Equalization payments are cash payments made in some federal systems of government from the federal government to subnational governments with the objective of offsetting differences in available revenue or in the cost of providing services.
They are generally calculated based on the magnitude of the subnational "fiscal gap": essentially the difference between fiscal need and fiscal capacity. Fiscal capacity and fiscal need are not equivalent to measures of fiscal revenue and expenditure, as making them so would induce perverse incentives to subnational governments to reduce fiscal effort.
In Canada, the federal government makes payments to less wealthy Canadian provinces to equalize the provinces' "fiscal capacity"—their ability to generate tax revenues. In 2009-2010, six provinces received $14.2 billion in equalization payments from the federal government. Until the 2009-2010 fiscal year, Ontario was the only province to have never received equalization payments; in 2009-2010 Ontario will receive $347 million, while Newfoundland, which has received payments since the program's creation, is now a so-called "have" province, and is now a net contributor that does not receive Equalization payments.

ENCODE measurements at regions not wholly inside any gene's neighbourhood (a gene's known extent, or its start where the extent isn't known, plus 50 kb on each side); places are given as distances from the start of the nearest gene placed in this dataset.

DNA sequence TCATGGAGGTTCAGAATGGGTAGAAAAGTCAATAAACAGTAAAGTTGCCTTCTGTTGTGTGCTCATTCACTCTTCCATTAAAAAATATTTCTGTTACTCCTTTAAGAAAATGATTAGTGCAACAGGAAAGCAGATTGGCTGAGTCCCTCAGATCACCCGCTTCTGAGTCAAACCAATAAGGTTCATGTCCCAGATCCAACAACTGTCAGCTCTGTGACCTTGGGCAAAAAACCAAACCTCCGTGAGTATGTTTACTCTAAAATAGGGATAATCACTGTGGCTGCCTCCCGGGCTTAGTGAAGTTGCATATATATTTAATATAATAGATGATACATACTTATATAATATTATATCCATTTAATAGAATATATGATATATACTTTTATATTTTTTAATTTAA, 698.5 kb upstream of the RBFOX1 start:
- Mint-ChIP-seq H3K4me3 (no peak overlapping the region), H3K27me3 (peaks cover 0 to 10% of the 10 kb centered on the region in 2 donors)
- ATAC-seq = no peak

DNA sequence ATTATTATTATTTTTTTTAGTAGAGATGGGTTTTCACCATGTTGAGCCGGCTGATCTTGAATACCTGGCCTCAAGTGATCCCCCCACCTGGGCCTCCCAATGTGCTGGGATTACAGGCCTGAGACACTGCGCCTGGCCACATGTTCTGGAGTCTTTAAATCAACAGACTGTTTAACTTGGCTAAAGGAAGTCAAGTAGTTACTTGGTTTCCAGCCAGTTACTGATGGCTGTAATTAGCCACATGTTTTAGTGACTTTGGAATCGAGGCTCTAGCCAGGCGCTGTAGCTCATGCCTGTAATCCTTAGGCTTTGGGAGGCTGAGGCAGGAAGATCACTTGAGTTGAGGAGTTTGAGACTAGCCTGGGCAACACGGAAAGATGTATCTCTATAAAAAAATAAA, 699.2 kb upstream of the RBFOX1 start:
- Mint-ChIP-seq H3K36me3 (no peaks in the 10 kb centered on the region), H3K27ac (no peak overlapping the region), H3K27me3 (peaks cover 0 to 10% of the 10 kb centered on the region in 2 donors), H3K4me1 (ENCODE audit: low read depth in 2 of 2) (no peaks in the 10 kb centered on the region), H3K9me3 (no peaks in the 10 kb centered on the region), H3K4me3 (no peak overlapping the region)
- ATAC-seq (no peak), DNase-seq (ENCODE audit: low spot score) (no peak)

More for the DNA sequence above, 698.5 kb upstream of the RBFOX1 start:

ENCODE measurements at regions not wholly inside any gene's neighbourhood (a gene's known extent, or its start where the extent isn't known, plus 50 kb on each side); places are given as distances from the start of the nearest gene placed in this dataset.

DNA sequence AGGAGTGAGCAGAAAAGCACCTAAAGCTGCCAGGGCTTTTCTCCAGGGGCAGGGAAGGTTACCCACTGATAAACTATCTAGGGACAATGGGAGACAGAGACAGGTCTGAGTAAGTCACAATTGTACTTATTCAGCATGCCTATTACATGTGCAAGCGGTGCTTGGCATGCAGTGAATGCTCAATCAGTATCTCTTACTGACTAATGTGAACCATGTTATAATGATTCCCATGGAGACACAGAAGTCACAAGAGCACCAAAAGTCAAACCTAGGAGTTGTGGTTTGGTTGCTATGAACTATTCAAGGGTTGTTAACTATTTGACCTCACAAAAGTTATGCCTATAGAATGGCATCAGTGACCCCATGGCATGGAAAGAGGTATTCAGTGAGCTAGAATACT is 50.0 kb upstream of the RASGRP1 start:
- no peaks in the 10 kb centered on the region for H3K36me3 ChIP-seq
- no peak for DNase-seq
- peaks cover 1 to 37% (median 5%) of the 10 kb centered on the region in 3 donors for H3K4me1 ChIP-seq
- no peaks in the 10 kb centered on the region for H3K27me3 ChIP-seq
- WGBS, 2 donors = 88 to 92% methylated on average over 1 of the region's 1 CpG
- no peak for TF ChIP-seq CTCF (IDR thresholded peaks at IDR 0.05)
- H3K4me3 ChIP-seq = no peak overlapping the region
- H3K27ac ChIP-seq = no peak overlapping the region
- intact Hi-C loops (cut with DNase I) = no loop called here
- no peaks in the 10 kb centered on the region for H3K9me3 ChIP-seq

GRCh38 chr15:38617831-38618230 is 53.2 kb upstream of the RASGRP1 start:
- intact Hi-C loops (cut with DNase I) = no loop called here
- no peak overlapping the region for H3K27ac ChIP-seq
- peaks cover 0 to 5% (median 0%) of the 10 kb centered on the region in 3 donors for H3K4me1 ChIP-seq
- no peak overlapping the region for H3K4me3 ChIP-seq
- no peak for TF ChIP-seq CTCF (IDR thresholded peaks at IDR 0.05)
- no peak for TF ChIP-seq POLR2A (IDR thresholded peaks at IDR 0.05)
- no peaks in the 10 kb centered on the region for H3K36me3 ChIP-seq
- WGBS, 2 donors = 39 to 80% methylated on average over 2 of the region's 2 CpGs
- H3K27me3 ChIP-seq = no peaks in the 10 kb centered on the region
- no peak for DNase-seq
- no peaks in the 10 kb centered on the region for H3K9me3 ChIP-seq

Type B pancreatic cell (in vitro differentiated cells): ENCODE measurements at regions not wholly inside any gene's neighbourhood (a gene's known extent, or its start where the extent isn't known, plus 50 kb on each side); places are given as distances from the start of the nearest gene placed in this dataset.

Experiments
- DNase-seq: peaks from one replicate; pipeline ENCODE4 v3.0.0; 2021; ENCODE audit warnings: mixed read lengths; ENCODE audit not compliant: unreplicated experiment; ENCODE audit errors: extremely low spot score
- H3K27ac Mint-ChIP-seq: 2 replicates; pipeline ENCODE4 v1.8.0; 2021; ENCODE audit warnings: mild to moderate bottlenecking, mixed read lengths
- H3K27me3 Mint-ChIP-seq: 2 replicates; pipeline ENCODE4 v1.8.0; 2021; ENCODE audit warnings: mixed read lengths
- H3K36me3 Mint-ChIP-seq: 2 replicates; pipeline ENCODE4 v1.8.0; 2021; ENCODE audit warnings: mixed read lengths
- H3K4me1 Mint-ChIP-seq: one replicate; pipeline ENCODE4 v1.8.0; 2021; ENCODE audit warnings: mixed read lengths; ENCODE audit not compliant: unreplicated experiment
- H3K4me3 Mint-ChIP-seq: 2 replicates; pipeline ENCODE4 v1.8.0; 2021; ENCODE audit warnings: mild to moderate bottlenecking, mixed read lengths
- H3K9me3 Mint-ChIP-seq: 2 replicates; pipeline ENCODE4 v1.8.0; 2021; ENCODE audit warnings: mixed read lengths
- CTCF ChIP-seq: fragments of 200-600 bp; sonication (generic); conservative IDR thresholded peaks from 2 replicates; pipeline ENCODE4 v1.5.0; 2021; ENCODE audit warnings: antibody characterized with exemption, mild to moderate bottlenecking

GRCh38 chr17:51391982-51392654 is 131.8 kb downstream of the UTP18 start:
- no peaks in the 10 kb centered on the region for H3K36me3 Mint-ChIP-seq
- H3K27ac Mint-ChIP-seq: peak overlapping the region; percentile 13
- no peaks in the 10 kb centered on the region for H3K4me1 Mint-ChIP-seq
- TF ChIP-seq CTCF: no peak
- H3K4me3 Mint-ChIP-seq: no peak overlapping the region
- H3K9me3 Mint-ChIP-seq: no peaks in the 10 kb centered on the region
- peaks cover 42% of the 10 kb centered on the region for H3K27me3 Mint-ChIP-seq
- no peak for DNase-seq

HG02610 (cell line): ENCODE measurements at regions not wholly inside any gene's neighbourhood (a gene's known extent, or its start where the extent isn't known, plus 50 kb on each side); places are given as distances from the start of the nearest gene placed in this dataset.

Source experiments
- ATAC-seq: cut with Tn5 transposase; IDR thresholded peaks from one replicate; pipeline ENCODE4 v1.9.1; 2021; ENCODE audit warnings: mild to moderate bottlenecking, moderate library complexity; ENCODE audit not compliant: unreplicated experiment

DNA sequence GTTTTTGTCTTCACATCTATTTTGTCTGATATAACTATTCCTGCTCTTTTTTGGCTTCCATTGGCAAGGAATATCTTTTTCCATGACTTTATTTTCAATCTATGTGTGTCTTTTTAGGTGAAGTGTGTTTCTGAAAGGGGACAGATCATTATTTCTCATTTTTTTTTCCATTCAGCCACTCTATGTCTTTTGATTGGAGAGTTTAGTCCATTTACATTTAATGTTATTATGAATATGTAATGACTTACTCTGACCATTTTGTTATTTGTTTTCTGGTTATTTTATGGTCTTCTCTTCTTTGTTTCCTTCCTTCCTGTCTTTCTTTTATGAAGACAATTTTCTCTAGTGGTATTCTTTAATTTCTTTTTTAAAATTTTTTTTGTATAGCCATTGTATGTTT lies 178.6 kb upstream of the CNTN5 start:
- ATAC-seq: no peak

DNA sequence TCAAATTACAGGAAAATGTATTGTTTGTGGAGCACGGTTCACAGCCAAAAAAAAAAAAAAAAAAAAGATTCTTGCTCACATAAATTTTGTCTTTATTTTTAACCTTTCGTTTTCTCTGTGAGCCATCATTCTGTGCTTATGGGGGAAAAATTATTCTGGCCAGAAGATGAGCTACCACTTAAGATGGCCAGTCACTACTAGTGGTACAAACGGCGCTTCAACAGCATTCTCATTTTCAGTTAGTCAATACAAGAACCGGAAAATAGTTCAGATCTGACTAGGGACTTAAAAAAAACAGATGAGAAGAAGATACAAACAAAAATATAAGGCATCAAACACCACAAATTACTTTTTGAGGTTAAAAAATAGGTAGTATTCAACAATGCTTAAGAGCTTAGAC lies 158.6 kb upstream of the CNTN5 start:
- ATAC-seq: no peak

Canada's territories are not included in the equalization program - the federal government addresses territorial fiscal needs through the Territorial Formula Financing (TFF) program.
Equalization payments are based on a formula that calculates the difference between the per capita revenue yield that a particular province would obtain using average tax rates and the national average per capita revenue yield at average tax rates. The current formula considers five major revenue sources (see below). The objective of the program is to ensure that all provinces have access to per capita revenues equal to the potential average of all ten provinces. The formula is based solely on revenues and does not consider the cost of providing services or the expenditure need of the provinces.